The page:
Let me offer an example: remembrance. In order to challenge a social perception of remembrance as being for the Protestant community and in some way endorsing the British military influence in Northern Ireland, we run a pre-emptive programme in Personal Development classes and assemblies. We acknowledge together the school’s view of the event, which is that we are saddened by the tragic loss of life in any conflict, wish to learn the urgent lessons of history and emphasise the rights of anyone to wear a poppy or not as they choose. This works.

Or  –  Ash Wednesday. The entire school community meets for the Ash Wednesday services held in the school hall. Clergy from both of the main traditions speak during the service. At the appropriate point, an invitation is extended to all staff and students to come forward to receive the ashes if they wish, or equally they are welcome to remain in their seats, to watch a reflective PowerPoint presentation, listen to the quiet music being played, and to think or pray.  The result is a dignified, moving occasion that is in some ways a highlight of the school year.

Or what about when young people do get themselves into any kind of conflict, for example following rumours about who is flirting with whose boyfriend, or who has said what on Facebook?  As we clear up the mess together, several important things often happen. Firstly, students face the consequences of their actions, before being given an opportunity to start again. Secondly, they are regularly asked how their actions measure up to the school’s integrated values. Thirdly, sometimes the principles of restorative justice are employed, in order to help both parties to reconcile and move forward.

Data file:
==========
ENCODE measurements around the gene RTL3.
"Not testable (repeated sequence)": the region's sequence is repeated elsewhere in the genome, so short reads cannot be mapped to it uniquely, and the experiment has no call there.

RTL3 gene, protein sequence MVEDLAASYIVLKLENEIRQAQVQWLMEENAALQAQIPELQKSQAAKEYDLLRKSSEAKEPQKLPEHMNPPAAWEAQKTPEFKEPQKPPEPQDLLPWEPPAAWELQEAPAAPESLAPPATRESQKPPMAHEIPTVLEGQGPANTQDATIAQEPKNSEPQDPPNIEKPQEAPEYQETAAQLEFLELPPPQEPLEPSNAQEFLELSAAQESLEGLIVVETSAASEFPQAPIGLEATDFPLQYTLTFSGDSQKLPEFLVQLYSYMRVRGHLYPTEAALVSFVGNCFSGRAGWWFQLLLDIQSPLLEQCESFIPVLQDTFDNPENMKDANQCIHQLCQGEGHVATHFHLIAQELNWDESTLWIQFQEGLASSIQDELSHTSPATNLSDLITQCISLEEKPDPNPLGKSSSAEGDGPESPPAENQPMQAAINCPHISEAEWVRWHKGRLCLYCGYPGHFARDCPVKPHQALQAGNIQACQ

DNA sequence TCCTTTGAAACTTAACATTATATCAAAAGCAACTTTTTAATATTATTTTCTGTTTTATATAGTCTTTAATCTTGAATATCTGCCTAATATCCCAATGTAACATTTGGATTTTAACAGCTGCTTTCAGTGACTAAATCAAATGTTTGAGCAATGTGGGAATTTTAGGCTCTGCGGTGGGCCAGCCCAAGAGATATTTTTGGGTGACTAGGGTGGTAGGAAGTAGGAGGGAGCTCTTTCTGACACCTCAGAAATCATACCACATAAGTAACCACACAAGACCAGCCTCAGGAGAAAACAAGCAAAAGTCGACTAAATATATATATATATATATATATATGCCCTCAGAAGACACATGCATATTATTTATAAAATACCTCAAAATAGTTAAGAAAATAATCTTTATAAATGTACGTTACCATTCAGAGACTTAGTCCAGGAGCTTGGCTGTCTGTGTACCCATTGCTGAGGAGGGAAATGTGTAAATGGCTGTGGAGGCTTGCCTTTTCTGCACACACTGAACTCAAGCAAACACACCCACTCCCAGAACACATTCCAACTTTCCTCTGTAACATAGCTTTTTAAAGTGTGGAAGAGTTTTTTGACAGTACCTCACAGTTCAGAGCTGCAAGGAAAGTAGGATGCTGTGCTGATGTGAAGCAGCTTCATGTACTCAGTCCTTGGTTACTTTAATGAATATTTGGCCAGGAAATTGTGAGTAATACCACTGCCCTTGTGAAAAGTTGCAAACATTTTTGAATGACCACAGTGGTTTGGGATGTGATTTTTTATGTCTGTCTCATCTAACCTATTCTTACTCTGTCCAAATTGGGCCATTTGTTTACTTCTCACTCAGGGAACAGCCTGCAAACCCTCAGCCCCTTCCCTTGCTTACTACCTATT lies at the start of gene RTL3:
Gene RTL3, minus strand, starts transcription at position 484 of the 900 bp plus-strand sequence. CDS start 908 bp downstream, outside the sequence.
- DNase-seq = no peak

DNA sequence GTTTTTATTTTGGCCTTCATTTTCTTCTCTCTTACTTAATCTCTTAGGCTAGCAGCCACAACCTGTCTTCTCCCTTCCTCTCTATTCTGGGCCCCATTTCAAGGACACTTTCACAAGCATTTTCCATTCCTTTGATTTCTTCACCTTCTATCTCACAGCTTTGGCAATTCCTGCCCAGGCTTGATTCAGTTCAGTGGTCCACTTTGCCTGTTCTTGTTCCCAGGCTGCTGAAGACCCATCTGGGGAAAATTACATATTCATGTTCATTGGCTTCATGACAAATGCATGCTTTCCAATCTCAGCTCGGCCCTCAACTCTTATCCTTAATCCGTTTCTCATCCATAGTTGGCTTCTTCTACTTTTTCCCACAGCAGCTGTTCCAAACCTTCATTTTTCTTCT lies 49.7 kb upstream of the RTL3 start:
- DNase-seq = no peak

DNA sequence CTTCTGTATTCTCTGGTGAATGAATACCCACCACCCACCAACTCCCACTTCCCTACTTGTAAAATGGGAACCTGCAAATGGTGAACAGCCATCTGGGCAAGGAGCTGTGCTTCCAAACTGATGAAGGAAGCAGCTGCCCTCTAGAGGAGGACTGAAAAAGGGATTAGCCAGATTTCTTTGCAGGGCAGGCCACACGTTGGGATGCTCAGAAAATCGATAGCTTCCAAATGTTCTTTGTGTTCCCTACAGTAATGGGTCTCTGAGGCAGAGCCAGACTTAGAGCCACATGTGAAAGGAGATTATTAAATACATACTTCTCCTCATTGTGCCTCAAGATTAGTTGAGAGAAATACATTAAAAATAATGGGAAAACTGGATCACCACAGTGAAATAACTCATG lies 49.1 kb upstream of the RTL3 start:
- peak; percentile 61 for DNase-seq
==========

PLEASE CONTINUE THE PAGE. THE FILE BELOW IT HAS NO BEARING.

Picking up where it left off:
I question the report as at best limited, and possibly even flawed, in several important ways. Firstly, while it recognises that ‘each integrated school differs’, it has confined its research to only three schools. While no doubt there is research-based justification for the scope of the study, in reality significantly more work is needed before definite conclusions can be drawn.

Secondly, the report has taken who pupils choose to sit beside in class as an indication of the degree of segregation present in the school.  It concludes ‘Results show that the majority of classrooms were religiously segregated’. Yet there are many more opportunities for students to mix than when seated in class. And where are the views of the young people in this?   The report has not apparently considered the views, values and friendships of the students themselves. That’s where the real – and exciting – questions are.

The authors conclude:  ‘we suggest that integrated schools and FE colleges should encourage interactions between Protestant and Catholic children and young people.’ We do.

Integrated schools are not simply shared spaces. Shared space is not necessarily integrated space. Some of the points made in the report are entirely right. The questions asked by the report are important. What is needed now is a research project that looks more appropriately and more comprehensively for the answers.






18 Jun


By Baroness May Blood MBE, Campaign Chair, Integrated Education Fund